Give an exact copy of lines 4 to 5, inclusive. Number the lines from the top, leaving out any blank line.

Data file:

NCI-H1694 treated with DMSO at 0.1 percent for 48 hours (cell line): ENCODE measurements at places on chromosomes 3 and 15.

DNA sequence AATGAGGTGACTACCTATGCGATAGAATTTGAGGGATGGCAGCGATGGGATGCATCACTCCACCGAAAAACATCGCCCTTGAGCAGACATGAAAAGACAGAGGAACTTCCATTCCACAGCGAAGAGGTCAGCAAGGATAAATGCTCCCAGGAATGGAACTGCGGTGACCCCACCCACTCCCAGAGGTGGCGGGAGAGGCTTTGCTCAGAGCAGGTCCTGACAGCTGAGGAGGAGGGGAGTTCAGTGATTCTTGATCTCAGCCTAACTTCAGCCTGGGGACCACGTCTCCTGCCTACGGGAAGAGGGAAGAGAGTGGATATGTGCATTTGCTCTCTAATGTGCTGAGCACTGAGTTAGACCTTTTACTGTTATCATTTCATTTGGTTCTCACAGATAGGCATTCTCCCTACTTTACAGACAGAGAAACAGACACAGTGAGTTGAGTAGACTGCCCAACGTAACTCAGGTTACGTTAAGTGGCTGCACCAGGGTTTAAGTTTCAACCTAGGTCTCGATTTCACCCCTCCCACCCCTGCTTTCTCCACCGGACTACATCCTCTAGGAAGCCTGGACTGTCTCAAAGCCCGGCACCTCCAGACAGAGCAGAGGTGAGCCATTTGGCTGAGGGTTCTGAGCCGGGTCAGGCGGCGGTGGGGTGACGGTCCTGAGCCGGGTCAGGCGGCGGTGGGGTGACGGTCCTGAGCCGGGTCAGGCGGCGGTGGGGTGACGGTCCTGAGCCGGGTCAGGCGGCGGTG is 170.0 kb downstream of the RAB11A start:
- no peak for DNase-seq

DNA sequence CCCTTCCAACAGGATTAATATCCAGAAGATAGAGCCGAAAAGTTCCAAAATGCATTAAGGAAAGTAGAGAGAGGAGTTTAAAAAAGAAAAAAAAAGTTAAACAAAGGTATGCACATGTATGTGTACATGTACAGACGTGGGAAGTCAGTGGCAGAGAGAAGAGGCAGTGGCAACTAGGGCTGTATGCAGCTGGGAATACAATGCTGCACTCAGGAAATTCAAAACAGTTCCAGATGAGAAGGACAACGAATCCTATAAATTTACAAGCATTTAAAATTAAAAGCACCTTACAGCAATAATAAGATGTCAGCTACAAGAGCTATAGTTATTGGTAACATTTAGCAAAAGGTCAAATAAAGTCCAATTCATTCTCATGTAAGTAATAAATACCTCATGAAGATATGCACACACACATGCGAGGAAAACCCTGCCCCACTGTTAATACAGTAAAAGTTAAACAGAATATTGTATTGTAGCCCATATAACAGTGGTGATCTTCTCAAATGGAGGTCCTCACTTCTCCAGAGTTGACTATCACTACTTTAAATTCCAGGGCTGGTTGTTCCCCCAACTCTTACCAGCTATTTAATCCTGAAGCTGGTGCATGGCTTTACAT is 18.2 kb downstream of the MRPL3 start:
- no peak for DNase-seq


DNA sequence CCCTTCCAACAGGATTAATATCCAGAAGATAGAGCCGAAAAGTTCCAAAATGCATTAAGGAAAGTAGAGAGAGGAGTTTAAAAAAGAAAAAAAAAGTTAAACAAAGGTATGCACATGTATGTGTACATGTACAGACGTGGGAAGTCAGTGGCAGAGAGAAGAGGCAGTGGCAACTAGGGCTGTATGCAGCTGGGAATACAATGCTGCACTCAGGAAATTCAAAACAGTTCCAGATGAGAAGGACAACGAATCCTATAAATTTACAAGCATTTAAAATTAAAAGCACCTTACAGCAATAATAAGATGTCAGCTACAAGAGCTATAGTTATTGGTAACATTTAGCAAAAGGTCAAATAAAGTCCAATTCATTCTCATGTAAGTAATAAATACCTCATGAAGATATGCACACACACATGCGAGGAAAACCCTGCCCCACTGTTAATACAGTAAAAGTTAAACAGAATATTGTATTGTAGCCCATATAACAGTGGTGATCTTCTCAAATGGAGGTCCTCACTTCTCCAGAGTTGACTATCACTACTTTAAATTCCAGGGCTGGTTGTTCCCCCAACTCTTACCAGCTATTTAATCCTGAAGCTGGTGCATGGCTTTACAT is 18.2 kb downstream of the MRPL3 start:
- no peak for DNase-seq